Suppose that a god has created a universe with nothing in it, except for a single, solitary celestial body. For simplicity, I'll call it a planet, although it most probably technically won't be. For instance, it isn't orbiting anything, because there's nothing to orbit in this particular universe.
Would it be possible for that planet to support sustainable humanoid life?
I was also wondering what the observable effects are of a profound lack of matter in the universe. For example, would it matter for an observer on or below the surface of the planet that there is no cosmic radiation (assuming that there is, indeed, none)?
Some story-specific elements that may be taken into account when considering an answer to this question are as follows:
- The god can engineer the planet any way he likes, but he prefers to mass produce as much as possible. For example, the Death Star from Star Wars would technically suffice as a habitable planet/moon/space station, but the sheer amount of electrical engineering involved alone would drive the god crazy. Think of it this way, if the god had to make a thousand universes similar to this one, he wouldn't choose a design that requires an inordinate amount of attention to details. Sure, he's immortal, but not immune to tedium.
- The god may do some maintenance work every now and then. For example, it may replenish an energy source used to heat to planet. This shouldn't have to happen very often. More than once every 1000 years is too much work.
The humanoids that will inhabit the planet resemble humans, but they may have been redesigned in subtle ways to take into account the living conditions on the planet. For example, certain chemicals that necessarily appear in the atmosphere might not be toxic to them.
The god would like to add handcrafted, inhabitable tunnels and other underground structures to the planet. Bonus points for answers that support such a design. For example, if the planet is for the most part a ball of magma, then he doesn't have much to work with.
It seems mentioning the godlike entity has distracted from the real question, which is exactly as stated:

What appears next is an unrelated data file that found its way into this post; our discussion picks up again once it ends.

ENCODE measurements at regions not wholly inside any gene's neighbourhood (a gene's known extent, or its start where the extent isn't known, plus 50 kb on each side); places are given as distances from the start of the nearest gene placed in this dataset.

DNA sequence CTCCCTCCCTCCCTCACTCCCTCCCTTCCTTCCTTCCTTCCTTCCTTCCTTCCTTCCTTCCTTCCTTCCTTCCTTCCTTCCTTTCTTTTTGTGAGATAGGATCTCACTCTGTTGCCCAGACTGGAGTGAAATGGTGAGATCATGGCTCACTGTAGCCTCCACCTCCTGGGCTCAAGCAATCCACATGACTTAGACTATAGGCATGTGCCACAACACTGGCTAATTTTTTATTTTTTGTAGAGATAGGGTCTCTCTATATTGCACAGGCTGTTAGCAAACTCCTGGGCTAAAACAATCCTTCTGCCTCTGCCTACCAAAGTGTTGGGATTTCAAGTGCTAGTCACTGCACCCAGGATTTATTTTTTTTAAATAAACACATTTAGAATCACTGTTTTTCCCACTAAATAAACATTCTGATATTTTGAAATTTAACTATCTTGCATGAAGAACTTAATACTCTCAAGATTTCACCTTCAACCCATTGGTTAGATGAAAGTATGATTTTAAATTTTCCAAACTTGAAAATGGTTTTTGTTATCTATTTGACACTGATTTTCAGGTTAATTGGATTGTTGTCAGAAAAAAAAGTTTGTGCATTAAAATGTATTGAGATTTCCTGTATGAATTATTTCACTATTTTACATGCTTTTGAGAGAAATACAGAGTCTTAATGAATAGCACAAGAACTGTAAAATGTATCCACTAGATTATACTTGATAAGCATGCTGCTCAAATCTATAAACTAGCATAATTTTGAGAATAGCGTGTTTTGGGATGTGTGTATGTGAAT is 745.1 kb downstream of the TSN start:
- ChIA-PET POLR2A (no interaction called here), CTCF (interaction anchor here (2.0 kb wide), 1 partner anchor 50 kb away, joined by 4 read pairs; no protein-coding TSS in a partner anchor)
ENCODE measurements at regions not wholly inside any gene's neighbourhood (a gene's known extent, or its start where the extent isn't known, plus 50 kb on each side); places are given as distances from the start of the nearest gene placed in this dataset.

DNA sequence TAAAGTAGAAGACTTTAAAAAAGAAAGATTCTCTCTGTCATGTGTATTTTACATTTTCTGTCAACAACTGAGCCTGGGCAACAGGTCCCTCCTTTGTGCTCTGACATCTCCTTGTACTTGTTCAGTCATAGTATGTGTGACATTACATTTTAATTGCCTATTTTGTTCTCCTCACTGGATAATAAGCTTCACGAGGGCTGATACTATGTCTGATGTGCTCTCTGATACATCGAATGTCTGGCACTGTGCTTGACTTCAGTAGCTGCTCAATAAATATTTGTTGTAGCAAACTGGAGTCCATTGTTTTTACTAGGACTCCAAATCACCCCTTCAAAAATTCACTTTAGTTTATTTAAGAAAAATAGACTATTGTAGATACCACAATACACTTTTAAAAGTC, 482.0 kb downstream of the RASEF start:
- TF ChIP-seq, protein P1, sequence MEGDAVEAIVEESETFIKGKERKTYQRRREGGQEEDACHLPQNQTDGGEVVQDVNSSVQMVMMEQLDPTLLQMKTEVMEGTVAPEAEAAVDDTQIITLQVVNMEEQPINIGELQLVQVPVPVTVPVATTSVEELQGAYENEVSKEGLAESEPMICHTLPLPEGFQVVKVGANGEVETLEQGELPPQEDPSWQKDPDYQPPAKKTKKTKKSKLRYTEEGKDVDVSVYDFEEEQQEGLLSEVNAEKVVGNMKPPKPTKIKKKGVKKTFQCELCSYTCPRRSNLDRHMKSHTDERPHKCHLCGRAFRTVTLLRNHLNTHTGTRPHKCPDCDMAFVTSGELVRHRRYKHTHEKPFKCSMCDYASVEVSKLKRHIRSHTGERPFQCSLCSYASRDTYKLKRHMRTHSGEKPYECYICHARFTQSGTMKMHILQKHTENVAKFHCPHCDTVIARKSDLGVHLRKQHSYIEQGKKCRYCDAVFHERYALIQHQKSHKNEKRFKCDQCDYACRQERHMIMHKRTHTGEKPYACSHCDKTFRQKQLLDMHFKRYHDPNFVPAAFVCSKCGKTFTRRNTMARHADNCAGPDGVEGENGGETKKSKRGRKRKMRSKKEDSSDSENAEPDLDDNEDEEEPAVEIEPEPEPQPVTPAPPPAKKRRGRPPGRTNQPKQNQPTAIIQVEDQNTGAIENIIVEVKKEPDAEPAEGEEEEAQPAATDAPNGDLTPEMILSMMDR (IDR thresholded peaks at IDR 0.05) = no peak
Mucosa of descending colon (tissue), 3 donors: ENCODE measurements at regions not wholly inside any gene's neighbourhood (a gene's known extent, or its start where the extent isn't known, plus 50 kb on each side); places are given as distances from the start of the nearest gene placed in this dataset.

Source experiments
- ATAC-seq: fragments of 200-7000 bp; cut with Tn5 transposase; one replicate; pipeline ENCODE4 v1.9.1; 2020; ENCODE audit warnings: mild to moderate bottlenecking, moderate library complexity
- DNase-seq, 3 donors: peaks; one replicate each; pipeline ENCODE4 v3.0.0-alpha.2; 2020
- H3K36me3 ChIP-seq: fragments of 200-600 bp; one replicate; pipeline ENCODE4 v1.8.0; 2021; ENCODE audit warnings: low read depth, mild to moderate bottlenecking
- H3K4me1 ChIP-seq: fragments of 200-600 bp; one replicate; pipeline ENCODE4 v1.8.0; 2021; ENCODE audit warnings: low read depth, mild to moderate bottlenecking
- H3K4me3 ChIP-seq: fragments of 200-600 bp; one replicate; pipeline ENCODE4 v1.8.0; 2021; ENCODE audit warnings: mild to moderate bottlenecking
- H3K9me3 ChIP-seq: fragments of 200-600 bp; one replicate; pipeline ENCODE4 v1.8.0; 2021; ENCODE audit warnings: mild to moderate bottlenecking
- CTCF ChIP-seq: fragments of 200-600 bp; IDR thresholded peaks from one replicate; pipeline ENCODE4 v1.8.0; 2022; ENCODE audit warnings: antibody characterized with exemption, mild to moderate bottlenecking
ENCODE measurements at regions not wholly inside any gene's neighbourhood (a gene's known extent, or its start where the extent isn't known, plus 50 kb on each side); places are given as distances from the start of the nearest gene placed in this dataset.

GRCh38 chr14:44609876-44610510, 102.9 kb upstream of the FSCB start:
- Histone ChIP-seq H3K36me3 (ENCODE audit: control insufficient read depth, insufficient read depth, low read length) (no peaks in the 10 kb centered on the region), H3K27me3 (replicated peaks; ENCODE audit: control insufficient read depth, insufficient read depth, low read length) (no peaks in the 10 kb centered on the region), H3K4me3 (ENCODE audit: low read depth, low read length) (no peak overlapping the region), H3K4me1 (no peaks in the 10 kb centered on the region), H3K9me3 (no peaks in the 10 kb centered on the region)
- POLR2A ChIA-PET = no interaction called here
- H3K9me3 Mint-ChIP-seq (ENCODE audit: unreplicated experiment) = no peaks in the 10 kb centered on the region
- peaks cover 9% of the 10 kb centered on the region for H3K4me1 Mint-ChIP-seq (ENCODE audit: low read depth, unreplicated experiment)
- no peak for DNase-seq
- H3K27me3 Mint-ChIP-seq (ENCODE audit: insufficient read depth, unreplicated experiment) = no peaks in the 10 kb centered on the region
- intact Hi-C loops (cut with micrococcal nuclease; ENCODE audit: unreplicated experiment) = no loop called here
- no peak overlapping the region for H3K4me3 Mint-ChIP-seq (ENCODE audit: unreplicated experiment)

- Would it be possible for a solitary celestial body to sustain humanoid life?
Even supposing that it were possible, I realize that the necessary conditions would not occur naturally. By including the context of the god, I wanted to make clear that this is not a problem for me. For example, if the answer to the question requires a perfectly spherical planet made out of solid plutonium, that's what you'll get to work with. However, except for the fact that it doesn't matter where to get the materials, or how to apply or shape them, I (as in, the human being behind the computer that is writing the question) am still only interested in scenario's that make sense according to our current understanding of physics. The radiation emitted by the planet made out of plutonium should still kill every organism nearly instantly, irrespective of whether or not the godlike entity has the power to magically handwave the radiation poisoning away.
I have included the additional story-specific elements, because it might provide some insight in how useful specific answers are, or how I determine the most acceptable answer. If any of the story-specific elements are confusing, feel free to ignore them.
Also note that if the god does decide to make the laws of nature different from how we model them, than the ramifications of such alterations are best discussed in another topic.